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'Readings And Music: The Rainbow Guts' At The Last Bookstore

Sara Newman |
March 1, 2013 | 5:31 p.m. PST

Staff Reporter

The Last Bookstore (All photos by Sara Newman/Neon Tommy).
The Last Bookstore (All photos by Sara Newman/Neon Tommy).
Just 10 to 20 minutes from USC, in Downtown’s Historic Core lies the largest independent bookstore in the state! Since 2005, the Last Bookstore has been buying and selling new and used books and records. While countless bookstores have been closing up shop, the Last Bookstore preserves the simple pleasure of surrounding oneself with books. The 16,100 square foot space is full of new and pre-owned books on every imaginable topic, ranging from philosophy to travel to children’s books to witchcraft as well as vinyl records. For students who complain about the excessive cost of textbooks, get your literary fix without adding to your student loans by picking up one or maybe even twenty books from the Labyrinth Above the Last Bookstore where over 100,000 books are priced at only one dollar. 

Unlike dozens of brick and mortar bookstores that are being forced by Amazon and Kindle to abandon shop, the Last Bookstore offers more than just books, it offers a place of community for people to breach the vast isolation of downtown and connect with people who share a passion for the arts. Their regular music and literary events keep loyal patrons coming in and makes the Last Bookstore an invaluable asset to the evolving downtown landscape. 

Last night the Last Bookstore hosted “Readings and Music: The Rainbow Guts” a show dedicated to evoking a sense of wonder, imagination, and childishness. Over 60 people braved the Los Angeles traffic after a tiresome day of work in order to reconnect with the beauty of words and melodies. 

The first poet, Ashley Platz is a New Jersey native who fled to Los Angeles to act, write, produce, and teach yoga. Her poems focused on growing up, making mistakes, and eventually healing those self-inflicted emotional wounds that are an occupational hazard of living. She connected with the audience by opening up about her own struggles, one that in some way or another we have all faced while trying to navigate through the slippery slopes of peer pressure and recover from childhood blunders of insensitvity. She prefaced a poem about bullying, by saying, “I’m going to assume that everyone here has been a victim of bullying because you’re in a bookstore,” in turn eliciting a chuckle throughout the audience. Check out her poem “About the Legos” here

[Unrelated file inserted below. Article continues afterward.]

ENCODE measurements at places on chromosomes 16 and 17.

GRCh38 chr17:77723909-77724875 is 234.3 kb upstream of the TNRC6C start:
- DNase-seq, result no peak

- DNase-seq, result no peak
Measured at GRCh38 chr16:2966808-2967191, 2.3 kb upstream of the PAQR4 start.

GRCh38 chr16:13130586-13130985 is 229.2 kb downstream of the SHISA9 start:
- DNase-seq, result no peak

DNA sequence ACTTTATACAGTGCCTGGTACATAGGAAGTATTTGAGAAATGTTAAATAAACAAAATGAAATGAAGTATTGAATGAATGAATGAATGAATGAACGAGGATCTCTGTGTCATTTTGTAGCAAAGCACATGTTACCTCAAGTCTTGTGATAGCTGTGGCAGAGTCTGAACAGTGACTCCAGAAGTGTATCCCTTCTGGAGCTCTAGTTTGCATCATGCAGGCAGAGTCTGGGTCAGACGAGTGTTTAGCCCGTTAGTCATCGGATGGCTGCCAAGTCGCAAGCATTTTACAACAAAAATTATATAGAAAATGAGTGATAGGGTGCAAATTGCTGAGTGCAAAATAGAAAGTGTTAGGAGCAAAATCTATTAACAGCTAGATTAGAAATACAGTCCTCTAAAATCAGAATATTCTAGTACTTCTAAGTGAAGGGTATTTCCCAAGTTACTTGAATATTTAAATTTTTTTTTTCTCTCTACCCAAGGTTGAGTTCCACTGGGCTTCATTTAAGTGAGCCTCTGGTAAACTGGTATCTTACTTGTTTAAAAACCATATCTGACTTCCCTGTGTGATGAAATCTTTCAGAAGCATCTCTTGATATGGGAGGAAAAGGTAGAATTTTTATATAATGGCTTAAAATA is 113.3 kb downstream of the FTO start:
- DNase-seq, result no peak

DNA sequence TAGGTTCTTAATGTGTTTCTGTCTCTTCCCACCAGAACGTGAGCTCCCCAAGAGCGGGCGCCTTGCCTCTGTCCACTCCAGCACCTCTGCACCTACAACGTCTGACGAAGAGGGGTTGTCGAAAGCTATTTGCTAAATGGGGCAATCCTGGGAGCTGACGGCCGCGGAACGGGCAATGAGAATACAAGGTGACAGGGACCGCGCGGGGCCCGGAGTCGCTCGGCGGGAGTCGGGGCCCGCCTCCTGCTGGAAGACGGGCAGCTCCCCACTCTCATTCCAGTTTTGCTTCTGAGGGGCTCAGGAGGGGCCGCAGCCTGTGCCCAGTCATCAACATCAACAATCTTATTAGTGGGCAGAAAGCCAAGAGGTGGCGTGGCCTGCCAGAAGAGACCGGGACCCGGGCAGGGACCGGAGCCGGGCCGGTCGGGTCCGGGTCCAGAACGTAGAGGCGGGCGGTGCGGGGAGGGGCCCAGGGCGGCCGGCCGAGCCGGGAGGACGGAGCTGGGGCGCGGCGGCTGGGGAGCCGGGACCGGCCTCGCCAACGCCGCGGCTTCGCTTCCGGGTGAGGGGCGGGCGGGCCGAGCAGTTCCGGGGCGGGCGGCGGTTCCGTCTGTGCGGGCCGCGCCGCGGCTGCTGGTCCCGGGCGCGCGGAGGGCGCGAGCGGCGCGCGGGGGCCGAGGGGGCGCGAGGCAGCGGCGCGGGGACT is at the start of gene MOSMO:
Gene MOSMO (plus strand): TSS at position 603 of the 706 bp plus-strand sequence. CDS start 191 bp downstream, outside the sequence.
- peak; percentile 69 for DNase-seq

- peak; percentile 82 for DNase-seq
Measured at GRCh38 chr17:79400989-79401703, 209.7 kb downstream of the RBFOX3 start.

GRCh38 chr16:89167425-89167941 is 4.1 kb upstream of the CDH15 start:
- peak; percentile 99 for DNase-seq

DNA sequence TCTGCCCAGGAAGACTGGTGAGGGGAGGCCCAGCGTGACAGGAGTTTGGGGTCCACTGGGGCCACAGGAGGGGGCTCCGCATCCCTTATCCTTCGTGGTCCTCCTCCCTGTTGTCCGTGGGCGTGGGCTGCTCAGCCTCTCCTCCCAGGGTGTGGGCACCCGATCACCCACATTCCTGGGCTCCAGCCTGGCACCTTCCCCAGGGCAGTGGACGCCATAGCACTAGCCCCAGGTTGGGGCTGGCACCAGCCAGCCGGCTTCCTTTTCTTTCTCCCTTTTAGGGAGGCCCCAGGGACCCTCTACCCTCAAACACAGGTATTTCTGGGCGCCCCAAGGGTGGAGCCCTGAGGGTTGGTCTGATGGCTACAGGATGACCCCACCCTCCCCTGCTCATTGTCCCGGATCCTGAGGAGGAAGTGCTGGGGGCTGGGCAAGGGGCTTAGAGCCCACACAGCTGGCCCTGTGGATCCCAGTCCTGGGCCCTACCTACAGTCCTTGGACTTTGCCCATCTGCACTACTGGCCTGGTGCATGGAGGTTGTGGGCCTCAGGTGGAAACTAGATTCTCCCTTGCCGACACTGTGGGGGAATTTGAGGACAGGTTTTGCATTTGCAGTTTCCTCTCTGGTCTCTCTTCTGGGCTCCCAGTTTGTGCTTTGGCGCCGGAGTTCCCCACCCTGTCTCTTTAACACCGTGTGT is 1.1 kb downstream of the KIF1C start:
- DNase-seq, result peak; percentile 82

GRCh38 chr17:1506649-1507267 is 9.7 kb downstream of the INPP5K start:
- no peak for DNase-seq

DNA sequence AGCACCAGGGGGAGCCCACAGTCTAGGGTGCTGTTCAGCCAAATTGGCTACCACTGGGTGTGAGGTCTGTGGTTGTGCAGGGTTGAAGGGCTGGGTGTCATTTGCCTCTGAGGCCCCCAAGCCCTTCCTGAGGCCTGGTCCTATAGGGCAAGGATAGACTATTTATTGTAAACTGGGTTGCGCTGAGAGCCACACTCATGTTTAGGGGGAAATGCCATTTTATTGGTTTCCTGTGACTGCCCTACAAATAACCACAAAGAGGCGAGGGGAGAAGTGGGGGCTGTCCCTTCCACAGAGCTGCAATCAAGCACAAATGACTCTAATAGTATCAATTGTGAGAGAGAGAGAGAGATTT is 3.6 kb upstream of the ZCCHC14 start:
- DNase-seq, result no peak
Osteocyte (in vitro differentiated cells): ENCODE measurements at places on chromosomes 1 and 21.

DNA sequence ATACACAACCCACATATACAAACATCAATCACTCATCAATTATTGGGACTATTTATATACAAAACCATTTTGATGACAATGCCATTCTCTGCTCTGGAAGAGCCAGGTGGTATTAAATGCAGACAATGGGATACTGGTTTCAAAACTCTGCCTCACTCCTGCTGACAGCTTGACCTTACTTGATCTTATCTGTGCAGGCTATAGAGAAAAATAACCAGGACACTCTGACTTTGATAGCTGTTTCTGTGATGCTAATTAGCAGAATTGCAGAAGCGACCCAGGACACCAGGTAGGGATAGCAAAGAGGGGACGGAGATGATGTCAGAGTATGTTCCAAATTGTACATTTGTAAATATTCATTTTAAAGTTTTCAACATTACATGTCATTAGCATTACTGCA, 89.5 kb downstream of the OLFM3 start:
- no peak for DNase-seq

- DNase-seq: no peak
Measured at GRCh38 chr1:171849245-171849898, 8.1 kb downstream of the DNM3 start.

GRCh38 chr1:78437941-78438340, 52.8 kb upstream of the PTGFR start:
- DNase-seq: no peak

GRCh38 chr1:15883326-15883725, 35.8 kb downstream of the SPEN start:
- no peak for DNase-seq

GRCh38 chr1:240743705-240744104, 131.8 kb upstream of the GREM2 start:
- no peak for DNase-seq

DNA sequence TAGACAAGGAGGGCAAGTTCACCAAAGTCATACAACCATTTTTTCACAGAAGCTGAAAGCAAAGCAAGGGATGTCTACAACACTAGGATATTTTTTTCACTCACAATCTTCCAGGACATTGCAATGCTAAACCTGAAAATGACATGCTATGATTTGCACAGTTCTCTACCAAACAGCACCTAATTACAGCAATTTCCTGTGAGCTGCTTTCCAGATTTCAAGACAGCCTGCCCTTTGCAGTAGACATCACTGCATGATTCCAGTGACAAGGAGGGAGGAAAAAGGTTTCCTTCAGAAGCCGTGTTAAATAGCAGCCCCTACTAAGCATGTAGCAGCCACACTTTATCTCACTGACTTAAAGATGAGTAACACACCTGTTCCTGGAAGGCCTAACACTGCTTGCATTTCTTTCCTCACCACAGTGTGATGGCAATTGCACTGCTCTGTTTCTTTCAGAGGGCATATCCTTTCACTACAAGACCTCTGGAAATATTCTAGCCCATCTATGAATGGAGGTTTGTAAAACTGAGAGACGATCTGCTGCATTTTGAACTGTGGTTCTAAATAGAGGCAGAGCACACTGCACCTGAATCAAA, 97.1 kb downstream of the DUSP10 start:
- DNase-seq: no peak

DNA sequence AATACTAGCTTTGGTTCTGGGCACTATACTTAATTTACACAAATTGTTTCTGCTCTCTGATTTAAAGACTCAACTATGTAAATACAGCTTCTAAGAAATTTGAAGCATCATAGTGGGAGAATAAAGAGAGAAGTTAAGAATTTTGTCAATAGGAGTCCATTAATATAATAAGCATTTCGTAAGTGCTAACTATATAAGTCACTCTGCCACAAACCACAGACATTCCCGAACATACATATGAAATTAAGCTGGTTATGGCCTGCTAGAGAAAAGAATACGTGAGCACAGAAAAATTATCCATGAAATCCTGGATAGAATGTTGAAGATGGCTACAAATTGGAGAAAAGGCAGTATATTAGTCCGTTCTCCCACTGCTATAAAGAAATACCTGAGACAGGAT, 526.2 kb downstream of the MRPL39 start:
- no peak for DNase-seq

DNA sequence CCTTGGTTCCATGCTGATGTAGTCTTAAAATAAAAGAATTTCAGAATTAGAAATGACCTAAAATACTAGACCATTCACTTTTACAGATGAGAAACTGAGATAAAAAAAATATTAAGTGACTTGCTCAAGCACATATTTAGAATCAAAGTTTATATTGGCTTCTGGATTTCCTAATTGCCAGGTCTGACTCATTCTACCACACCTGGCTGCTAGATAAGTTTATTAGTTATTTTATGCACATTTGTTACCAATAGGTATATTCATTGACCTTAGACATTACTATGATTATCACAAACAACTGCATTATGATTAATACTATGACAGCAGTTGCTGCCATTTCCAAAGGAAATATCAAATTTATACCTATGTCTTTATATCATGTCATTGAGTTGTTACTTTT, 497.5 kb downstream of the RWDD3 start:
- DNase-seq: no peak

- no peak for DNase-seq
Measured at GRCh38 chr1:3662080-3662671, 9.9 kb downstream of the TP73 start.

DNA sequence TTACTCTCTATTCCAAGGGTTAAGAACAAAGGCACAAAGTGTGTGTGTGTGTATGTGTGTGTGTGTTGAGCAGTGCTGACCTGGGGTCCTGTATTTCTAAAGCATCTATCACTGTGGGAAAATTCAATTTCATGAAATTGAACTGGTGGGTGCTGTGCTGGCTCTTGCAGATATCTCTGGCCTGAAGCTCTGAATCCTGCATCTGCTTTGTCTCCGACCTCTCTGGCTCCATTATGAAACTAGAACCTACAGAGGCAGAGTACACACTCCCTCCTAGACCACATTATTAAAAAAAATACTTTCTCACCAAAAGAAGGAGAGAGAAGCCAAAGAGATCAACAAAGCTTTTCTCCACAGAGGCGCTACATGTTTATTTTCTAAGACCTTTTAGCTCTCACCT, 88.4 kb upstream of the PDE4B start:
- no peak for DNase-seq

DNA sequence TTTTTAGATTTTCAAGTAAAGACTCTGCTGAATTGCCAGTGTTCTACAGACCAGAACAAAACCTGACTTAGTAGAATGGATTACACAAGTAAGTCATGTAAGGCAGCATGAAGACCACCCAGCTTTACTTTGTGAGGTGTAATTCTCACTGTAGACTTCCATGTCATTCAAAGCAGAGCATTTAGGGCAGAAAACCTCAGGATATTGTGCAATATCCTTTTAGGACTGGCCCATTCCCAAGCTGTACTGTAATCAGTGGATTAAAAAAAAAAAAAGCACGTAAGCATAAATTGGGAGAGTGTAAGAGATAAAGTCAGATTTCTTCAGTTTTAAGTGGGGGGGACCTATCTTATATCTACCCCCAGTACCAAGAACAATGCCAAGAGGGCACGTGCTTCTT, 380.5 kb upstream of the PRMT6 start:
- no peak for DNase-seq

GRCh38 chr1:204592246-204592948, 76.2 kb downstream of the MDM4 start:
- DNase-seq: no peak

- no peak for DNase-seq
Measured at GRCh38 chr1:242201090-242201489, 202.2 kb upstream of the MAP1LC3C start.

Next up was Chelsea Bayouth, a creator of poems, puppets, cakes, and more. She is currently working on her second book of poetry and first novel. She delivered two poems that were full of beautiful imagery about growing up and learning about the world in and around us. The first poem was about life on a farm where every day should have “eggs in the morning,” and the second poem revolved around her ideas about getting to watch your life flicker by in the afterlife. Check out her poem, “Morning” here

Brendan Constantine, a poetry teacher at Winward School and the author of many books of poems performed next. He delivered a moving poem about how when a tree falls and dies, there’s no gossip and scandal that follows. As with much of his work, his dreamy perspective serves to question social constructions and demographics. Check out his poem, “Litany” here. If you like what you see, take a look at his most recent book of poems, Calamity Joe

Poet, Brendan Constantine
Poet, Brendan Constantine

Constantine’s poem was followed by a lovely musical performance by Hannah Telle. This North Carolina singer/songwriter/guitarist delivered a beautiful folk performance that was reminiscent of Regina Spektor. Her beautiful lyrics were poetry of their own, a poetry amplified by rhythm and melody. Check out her song "Amnesia Sister" here.

Daniel McGinn, a writer who has been contributing to the Los Angeles poetry scene since 1995, followed. He delivered a nostalgic look at childhood innocence and playfulness. His poems rang through with tremendous sincerity and vivid imagery imbued by watching childhood through his own eyes, his son’s eyes, and his grandson’s eyes. Check out his poem "31" here. If it suits your fancy, also check out his book, “1000 Black Umbrellas” here.  

Last, but certainly not least was Jeremy Radin, another fiercely talented poet and actor. His poems took a more humorous look at every day issues that everyone could place in the context of their own lives. He ended this wonderful night of poetry, music, community, and passion on a very uplifting note. Watch his poem "Off Switch" from his new book of poems Slow Dance With Sasquatch.

Come check out the Last Bookstore yourself! Visit them the next time you go to the Downtown LA Artwalk, stop by their Speak Easy Open Mic night that takes place every Monday or check out their event-filled calendar to pick one of the numerous readings and discussions that interests you!

453 S Spring Street, +1 213 488 0599, lastbookstorela.com, open Mon-Thu 10am-10pm, Fri-Sat to 11pm, Sun to 6pm

Reach Staff Reporter Sara here



 

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